DJI Inspire 1 Pro – Accident – 2020-08-06

Drone Manufacturer: DJI
Drone Model: Inspire 1 Pro
Country: United States of America
Type: Accident
Date: 2020-08-06
Applies: Daytime
Pilot Qualifications: Licensed or Certificated by Aviation Authority Approved by Public Safety Agency or Company
Pilot Flight Experience: 10 Hours
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On August 6, 2020 our unit engaged in a joint SWAT/Unmanned Aerial System (UAS) training in Spokane, Washington. The Unit was tasked with supporting SWAT with UAS capabilities. The requests were to fly indoors with our Mavic Mini (Knight 4) as well as to fly exterior with the Inspire 1 Pro (Knight 3). The training with the Inspire was set up to use the Stork System to carry a small SWAT robot (Throwbot/Gopher) up to a structure and deploy the robot onto a raised balcony where the robot may not be able to deploy without transport by the UAS. The robot weighs 1.3 pounds. The Stork System is rated to carry 1.76 pounds and I have observed the Inspire 1 Pro carry upwards of 3.25 pounds.

Current weather for the operation as well as future weather was observed. Winds were going to increase throughout the exercise to around 16 knot sustained winds with gusts to 22 knots around 1800 hours. A Risk Assessment was completed, and the risk was low.

Training began around 1300 hours and the training environment was assessed. The weather was clear, dry and warm. The winds were 5-10 mph. The Inspire 1 Pro was flown several times testing the weight and control of the UAS while carrying the robot. The maneuver was successful in transporting the robot by UAS onto a 2nd floor balcony in the current wind conditions. After testing the ability of the Inspire and noting the wind turbulence created in and around the buildings the PIC involved was advised to continue to assess the potentially increasing winds. The PIC had never flown the Inspire using the Stork System to carry objects prior to this date but has flown the Inspire on multiple occasions.

At about 1800 hours the Inspire 1 Pro crashed while attempting to carry the robot onto a 2nd floor balcony. There were no injuries to persons and there was no damage to any other property other than the UAS. Post-crash the UAS would not shut down by use of the controller. The battery had to be removed to shut it down. There was damage to two motors, all four rotors, the landing gear and shell. At one point one of the motors was smoking. It was estimated the UAS fell from about 20 feet into a set of exterior basement stairs from the ground level and inside a narrow corridor.

Further review of AirData found the following: The maximum distance traveled from the home point was 12 feet and the maximum altitude reached was 7.2 feet above the home point (-16.1 feet landing). The maximum speed was 1.34 mph. The flight lasted 25 seconds. The PIC attempted to change the mode from Program to Attitude mode in an attempt to regain control prior to crash.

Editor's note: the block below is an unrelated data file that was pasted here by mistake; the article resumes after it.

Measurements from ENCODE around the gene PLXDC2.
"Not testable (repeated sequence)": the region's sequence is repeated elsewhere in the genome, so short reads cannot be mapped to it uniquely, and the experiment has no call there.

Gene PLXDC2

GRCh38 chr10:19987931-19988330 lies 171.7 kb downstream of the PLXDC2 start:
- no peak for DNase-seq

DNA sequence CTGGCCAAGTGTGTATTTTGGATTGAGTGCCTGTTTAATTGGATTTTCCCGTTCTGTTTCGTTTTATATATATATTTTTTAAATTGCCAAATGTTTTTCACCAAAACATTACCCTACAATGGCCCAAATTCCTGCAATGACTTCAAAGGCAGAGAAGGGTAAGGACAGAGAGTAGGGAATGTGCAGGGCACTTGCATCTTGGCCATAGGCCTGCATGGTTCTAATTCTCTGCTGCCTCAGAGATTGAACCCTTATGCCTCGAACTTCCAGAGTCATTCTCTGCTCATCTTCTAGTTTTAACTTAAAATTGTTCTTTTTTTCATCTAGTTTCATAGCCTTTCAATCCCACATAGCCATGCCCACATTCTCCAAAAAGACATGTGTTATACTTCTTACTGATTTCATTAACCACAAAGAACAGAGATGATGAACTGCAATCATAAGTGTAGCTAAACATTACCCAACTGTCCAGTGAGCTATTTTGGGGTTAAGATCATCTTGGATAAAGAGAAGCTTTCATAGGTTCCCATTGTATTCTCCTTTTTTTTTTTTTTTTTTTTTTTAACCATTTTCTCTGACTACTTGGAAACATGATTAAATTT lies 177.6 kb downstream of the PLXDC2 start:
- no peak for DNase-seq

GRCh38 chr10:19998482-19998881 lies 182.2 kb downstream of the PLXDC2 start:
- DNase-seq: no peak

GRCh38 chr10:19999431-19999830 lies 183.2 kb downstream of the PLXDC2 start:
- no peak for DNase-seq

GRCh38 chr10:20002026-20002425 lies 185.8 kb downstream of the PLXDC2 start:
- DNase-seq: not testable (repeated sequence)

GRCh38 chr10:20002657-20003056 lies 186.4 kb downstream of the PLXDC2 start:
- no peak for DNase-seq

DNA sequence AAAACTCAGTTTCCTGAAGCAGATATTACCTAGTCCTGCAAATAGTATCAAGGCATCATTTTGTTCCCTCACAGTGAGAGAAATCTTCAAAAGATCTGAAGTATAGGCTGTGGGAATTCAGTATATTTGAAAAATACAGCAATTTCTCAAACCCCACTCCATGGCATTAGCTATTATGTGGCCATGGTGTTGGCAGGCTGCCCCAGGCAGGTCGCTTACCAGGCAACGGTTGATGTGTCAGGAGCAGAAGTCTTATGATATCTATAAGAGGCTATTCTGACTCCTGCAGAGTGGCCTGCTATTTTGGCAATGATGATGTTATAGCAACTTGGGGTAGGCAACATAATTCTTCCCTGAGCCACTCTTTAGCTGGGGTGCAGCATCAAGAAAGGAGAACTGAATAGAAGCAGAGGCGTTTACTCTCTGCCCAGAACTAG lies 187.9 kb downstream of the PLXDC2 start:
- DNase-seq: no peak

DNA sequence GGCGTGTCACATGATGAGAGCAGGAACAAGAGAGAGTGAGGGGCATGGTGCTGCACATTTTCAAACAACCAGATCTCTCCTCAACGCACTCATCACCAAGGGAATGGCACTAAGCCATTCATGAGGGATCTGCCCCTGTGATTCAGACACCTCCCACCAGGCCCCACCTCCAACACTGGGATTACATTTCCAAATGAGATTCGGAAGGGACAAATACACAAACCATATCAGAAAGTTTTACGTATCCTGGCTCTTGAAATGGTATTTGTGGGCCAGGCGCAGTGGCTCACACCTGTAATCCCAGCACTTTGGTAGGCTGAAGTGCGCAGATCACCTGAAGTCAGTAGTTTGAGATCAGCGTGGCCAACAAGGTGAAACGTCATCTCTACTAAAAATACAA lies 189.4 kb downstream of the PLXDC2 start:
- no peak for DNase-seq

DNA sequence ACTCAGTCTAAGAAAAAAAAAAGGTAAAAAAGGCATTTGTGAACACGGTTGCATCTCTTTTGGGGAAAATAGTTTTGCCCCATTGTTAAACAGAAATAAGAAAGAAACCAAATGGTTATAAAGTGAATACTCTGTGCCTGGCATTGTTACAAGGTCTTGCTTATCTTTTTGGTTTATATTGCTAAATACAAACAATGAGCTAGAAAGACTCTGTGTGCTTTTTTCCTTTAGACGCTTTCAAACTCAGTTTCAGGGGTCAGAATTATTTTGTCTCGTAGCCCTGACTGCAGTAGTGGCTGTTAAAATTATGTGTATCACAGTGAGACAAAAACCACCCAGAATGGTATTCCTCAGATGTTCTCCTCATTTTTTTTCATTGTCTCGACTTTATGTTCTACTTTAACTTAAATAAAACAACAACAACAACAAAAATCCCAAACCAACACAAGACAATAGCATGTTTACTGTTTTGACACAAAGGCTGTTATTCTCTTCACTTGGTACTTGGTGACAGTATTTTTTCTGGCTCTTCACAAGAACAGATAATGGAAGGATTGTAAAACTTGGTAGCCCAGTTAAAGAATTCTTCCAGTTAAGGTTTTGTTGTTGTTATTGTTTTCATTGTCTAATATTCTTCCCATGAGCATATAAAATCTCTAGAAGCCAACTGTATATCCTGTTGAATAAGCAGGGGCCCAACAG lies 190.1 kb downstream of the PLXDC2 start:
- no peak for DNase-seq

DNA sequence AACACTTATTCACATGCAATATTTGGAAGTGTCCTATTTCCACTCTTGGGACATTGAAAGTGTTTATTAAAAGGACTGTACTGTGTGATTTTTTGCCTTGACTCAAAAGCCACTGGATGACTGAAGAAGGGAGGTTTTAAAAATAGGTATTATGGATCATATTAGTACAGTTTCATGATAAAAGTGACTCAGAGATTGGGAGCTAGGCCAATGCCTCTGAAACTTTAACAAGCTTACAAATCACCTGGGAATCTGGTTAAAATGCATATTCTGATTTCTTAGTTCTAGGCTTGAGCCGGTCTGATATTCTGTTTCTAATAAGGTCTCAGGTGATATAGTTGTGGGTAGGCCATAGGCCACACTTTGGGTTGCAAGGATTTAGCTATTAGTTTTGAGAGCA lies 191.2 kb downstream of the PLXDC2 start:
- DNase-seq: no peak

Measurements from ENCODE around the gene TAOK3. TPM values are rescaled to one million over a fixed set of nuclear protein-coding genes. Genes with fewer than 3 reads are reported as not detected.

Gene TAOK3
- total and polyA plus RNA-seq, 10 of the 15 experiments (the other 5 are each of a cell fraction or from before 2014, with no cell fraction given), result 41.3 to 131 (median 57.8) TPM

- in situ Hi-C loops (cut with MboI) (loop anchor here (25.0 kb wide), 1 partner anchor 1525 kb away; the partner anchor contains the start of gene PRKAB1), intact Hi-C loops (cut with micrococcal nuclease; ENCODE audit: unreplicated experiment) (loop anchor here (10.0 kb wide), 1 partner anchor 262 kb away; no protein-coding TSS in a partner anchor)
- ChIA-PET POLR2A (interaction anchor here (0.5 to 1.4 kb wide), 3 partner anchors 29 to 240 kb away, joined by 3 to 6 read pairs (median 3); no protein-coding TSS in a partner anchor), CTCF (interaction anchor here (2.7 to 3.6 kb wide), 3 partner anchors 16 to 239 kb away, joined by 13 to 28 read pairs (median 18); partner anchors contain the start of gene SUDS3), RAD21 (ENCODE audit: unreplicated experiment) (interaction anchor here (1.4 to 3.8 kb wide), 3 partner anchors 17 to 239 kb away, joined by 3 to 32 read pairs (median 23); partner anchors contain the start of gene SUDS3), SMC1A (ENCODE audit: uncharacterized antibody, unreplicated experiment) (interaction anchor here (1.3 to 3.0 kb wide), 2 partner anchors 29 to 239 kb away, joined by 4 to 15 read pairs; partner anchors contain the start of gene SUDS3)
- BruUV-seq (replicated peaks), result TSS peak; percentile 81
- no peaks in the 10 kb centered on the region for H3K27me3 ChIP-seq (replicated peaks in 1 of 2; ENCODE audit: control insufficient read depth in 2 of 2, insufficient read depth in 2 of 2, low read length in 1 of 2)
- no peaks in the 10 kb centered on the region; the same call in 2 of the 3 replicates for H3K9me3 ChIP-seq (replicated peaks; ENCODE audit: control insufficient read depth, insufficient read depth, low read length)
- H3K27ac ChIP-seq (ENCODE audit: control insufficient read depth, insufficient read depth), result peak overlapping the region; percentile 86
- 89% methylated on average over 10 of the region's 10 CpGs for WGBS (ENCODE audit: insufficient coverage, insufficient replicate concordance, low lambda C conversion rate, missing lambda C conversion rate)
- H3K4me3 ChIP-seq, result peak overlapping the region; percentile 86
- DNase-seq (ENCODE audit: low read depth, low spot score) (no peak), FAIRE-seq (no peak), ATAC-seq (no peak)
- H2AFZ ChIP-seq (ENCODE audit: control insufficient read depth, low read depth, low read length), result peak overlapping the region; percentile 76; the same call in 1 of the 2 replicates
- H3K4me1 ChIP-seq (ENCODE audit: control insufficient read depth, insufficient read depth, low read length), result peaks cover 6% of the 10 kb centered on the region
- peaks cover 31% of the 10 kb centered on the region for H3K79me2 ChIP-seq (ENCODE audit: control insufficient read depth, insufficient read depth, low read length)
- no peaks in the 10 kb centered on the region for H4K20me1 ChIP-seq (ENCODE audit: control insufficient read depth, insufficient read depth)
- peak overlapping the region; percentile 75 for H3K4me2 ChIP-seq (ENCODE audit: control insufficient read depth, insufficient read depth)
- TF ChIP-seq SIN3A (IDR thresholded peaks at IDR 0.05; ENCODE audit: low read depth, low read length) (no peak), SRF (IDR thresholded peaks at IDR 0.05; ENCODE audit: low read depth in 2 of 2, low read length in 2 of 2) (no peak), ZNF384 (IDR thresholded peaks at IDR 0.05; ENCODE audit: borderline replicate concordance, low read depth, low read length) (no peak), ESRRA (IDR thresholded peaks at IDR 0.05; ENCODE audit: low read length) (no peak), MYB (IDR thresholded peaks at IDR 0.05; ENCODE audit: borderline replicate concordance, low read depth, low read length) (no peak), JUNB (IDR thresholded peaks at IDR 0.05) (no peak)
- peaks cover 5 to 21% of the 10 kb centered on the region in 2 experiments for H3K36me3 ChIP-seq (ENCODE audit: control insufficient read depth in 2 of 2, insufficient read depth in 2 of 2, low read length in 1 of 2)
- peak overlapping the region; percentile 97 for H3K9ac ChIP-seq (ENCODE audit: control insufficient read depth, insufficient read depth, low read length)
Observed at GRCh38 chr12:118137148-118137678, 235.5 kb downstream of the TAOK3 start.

The Power (Efficiency/Battery Cells/Cells Graph/Volt and Amps) for this flight and the batteries appeared to be operating normally. There were no notable voltage drops. All sensors (Signal Map/Signal Score/GPS/Compass) appeared to be operating normally other than the GPS sensor. The GPS satellite count was extremely low and listed as dangerous. This could be an explanation as to why the Inspire was not holding position. The Controls (Rudder Response/Rudder Map) were reviewed and it was noted there was not enough data to display any reliable results due to the flight being so short.

The Weather (Ground Weather/Kp Index/InFlight Wind/Wind Map/Altitude Profile) for this flight were reviewed as reported in AirData. The wind at the ground was listed at 10.2 mph at the time of flight. The Kp Index was quiet. The InFlight Wind and Wind Map show the maximum wind gust at 98.4 mph at 35 seconds into the flight. However, the UAS had already crashed at 26 seconds into the flight and the wind measurement at this stage was an error reading. Spokane’s weather on this date at the time of crash (1800 hours) showed wind speeds at 25 mph with gusts to 40 mph. Since the training took place in and around large buildings its possible the PIC did not recognize the true wind issues as they stated in an interview that they did not appear to be an issue at the time, but the Inspire seemed to lose control in the narrow corridor between the brick walls on either side of the UAS probably from the rotor wash bouncing off the walls.

Reported Cause

Based on the PIC’s statement, the known weather data and reviewing the flight data it is our opinion the UAS crashed as a result of pilot error. The wind speeds recorded at the time of crash, the turbulence created by the wind and rotor systems from the UAS around the buildings inside the narrow corridor as well as the added weight of the SWAT robot caused the Inspire to crash due to a loss of control by the pilot. Based on the location of the crash the narrow corridor itself created issues that would make it difficult to leave the PIC with any room for error. This error may have been exacerbated by the low satellite count. With a low satellite count the UAS may not hold its hover as expected when no flight control input is given. Included in this assessment is a lack of experience in carrying objects with a UAS.